“Countries at the Crossroads”
“Countries at the Crossroads”
Political Turmoil and Receding Reform: Democratic Governance in Uncertain Times
By Saran Traore, Research Analyst, the Friends of Congo
Thursday, April 6th, 2010 was a remarkable and exciting day at the Brookings Institute in Washington DC for Freedom House as it hosted the release of the fifth edition of “Countries at the Crossroads.” The Countries at the Crossroads series are an annual assessment of government performance in 70 strategically important countries worldwide that are at a critical crossroad in determining their political future. This edition covered 32 countries, including the Democratic Republic of Congo. The Methodology behind these findings was founded by prominent scholars and analysts who are considered experts in the regions covered in the study.
The four main areas of performance that Freedom House considers to be the basis of analyzing the state of democratic governance in a country are as follows; Accountability and Public Voice, Civil liberties, Rule of Law, and Anti-corruption and Transparency. Each country is graded on a scale of 0-7. Congo's scores in each of these dimensions are as follows; In Accountability and Public Voice, Congo has an average score of 1.53, with the higher score in the category of 5.34 belonging to Ghana. Civil liberties, Congo has an average of 1.98, Ghana with the highest of 5.33. In the category of Rule of Law, Congo has a 1.15, Ghana yet again having the highest of 4.64. Finally for Anti-Corruption and Transparency, Congo scores a 1.06, while South Africa has the highest of 3.90. These average scores are a compilation of all 32 countries in Africa, Asia, Middle East, Latin America and Haiti in the Western Hemisphere. The findings also determined Ghana and South Africa as established democracies and found Liberia, Sierra Leone, and Tanzania in fragile democratic processes. On the lower spectrum of progress, they found Kenya, Nigeria, and Uganda in faltering reforms and Cote d'Ivoire, Democratic Republic of Congo and Zimbabwe as power concentrators. The last category that Congo falls in is simply explaining that undemocratic governance predominates and prospects for democratic gains are “dim.” Although “dim,” this does not imply impossibility of making progress to get Congo on a democratic path. As these numbers and findings may seem disheartening, it should be a motivator and emphasize the importance of the work that we all, stakeholders, are dedicated to in the Congo.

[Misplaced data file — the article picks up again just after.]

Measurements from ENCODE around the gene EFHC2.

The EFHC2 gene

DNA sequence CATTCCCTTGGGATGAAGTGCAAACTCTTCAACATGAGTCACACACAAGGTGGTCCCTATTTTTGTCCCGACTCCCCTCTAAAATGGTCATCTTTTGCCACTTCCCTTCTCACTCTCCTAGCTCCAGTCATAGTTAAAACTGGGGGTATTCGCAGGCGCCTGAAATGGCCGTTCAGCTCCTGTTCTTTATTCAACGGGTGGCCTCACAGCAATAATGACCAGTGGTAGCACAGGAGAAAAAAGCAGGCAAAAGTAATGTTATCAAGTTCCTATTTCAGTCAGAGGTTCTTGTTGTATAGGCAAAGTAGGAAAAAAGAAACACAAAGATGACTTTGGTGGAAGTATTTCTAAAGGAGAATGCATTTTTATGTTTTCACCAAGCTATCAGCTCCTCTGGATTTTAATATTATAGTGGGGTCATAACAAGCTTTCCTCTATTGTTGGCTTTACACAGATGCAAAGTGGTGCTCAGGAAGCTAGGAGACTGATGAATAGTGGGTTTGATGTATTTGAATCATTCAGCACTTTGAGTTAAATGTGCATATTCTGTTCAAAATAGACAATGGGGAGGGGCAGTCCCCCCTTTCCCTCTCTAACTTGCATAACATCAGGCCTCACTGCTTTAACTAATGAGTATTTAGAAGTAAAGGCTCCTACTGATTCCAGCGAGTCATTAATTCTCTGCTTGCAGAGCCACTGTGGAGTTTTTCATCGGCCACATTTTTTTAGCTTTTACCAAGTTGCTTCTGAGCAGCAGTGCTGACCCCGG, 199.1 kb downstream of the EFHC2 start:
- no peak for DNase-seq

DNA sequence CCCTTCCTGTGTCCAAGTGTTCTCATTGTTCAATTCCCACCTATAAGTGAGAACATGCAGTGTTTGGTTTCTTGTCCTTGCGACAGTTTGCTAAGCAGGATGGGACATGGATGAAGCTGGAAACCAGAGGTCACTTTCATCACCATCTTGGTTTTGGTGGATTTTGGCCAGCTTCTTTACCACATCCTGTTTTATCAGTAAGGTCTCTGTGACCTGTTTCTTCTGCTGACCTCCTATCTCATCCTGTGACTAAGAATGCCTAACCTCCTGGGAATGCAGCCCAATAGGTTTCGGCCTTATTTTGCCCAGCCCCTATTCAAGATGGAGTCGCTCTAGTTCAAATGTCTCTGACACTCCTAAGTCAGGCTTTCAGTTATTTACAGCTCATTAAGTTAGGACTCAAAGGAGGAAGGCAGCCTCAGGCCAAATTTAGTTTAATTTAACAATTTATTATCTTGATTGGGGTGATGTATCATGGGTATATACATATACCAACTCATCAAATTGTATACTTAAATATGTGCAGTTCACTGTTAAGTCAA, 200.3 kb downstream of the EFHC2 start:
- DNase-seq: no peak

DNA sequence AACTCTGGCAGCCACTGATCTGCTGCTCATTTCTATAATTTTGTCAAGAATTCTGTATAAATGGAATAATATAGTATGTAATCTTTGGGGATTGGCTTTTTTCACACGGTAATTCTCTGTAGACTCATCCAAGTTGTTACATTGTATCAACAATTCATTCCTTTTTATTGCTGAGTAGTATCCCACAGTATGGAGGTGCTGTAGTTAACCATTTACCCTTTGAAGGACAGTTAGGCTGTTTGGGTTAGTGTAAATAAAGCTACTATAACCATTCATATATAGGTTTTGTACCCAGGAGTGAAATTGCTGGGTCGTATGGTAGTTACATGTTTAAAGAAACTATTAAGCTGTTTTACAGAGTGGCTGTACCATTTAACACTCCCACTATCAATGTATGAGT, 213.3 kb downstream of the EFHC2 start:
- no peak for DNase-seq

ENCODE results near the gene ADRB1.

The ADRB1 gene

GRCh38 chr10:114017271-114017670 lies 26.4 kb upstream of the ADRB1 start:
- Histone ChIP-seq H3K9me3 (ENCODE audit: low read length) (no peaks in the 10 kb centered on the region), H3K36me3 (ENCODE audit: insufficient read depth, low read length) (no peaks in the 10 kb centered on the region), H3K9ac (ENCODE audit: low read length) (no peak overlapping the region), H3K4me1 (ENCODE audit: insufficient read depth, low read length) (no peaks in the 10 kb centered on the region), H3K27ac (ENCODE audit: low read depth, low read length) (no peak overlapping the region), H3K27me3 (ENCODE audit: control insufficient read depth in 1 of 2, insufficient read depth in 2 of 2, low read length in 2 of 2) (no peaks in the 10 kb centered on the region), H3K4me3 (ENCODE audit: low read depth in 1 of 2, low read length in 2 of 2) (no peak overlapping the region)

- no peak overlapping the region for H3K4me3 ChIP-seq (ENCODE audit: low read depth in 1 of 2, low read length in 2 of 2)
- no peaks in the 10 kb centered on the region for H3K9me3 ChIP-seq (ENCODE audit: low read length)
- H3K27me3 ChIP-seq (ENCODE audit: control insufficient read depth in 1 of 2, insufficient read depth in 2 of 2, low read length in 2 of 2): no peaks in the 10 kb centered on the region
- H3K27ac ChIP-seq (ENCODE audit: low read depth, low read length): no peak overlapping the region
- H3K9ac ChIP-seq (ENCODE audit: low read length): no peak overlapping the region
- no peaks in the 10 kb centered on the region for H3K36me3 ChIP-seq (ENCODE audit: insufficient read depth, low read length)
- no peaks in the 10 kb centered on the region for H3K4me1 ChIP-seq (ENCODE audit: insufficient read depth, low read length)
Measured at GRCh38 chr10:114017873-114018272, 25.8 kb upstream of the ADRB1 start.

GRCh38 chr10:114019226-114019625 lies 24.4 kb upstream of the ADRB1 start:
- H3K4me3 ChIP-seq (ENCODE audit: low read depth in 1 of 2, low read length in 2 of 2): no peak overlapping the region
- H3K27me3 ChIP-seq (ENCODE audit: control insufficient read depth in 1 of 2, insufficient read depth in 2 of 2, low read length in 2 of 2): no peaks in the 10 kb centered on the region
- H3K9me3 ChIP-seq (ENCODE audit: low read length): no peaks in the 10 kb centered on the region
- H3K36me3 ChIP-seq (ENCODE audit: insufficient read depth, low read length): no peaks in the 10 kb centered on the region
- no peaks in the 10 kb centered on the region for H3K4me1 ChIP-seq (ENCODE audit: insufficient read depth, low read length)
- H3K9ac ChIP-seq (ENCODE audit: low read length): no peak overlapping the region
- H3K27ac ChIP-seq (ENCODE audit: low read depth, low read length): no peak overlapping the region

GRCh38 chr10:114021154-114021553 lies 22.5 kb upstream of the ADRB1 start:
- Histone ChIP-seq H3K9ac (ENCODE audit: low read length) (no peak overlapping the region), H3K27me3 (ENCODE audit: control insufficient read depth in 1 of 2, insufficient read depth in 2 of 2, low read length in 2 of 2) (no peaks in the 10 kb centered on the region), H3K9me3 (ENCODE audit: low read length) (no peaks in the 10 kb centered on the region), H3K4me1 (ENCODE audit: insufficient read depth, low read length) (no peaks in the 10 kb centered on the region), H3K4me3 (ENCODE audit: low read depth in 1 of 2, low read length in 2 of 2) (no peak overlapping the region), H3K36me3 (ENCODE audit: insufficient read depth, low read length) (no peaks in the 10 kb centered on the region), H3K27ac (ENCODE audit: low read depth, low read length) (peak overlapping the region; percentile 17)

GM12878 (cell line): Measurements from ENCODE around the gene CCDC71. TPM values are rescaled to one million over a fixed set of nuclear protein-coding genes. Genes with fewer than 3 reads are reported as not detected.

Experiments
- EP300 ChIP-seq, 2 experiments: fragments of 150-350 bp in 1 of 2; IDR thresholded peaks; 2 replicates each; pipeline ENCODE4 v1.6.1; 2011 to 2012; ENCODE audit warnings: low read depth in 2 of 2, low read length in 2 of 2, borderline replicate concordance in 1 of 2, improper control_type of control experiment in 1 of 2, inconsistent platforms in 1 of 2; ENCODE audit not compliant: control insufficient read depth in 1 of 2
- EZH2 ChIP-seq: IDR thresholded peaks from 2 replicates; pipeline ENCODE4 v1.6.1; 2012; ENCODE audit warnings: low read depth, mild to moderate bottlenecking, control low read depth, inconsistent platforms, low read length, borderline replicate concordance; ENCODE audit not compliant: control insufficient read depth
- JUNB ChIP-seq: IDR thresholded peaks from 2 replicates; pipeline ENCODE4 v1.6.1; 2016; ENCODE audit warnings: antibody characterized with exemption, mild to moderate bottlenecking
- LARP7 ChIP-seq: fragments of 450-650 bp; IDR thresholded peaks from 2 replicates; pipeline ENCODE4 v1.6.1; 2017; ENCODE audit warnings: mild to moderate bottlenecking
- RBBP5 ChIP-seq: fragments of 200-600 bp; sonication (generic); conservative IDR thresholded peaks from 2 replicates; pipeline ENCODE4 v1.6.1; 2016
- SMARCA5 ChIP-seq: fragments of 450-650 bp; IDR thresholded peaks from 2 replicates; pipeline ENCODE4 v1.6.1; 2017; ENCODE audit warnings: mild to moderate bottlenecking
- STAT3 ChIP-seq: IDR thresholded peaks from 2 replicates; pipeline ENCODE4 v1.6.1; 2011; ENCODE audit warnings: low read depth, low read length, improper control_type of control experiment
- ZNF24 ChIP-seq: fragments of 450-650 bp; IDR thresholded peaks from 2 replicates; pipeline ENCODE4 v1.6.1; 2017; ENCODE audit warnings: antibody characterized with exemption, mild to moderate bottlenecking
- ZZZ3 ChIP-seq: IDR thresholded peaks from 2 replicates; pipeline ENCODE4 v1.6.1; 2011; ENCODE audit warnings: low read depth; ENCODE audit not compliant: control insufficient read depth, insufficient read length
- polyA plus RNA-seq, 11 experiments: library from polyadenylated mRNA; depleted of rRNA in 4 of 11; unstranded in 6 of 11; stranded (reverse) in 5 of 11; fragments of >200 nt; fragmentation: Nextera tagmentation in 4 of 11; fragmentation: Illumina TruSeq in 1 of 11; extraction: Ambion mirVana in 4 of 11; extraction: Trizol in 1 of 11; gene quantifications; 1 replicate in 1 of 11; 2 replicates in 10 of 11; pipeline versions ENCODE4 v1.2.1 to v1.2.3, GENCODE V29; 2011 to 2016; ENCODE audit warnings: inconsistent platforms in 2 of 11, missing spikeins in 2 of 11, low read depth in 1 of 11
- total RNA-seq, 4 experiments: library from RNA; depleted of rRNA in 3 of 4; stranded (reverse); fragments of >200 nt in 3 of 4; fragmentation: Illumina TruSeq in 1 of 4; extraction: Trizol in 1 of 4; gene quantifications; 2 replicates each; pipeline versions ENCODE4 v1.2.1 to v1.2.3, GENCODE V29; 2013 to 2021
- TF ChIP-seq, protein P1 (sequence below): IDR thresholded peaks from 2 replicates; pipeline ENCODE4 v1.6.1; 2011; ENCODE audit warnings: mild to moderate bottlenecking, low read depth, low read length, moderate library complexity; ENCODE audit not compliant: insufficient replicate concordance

Although these indicators are mostly used by agencies such as the United States Agency for International Aid (USAID) and the Millennium Challenge Account to determine aid recipients, The goal of Freedom House and Jake Dizard, the managing editor of Countries at the Crossroads, is that these findings can be used by policy makers and leaders of these countries as a guide to remedy many of the issues hindering the growth democratic governance.
Thursday's event was a full house of different organizations and a very rich panel of experts to discuss the regional governance challenges in Africa, Asia, and Latin America. The panelist included Joel Barkan of the Center for Strategic and International Studies, Kevin Casas-Zamora with the Brookings Institute, and Joshua Kurlantzick of the Council on Foreign Relations, just to name a few. The presentations by each expert on each region was extremely fascinating, especially Joel Barkan's take on the state of democracy in Africa. Although the focus of the presentation was on Kenya and Uganda, many of his analysis was applicable to other African states such as the Congo. He spoke of checks and balances in government, Rule of Law and the election process being gradually disregarded in many developing countries. So in order to change political infrastructure, it must be done in the wake of elections. The full report and scoring of the countries analyzed is on the Freedom House website along with greater detail about the methodology of the entire project. You can also get the full transcript of Thursdays event at the Brookings institute web address.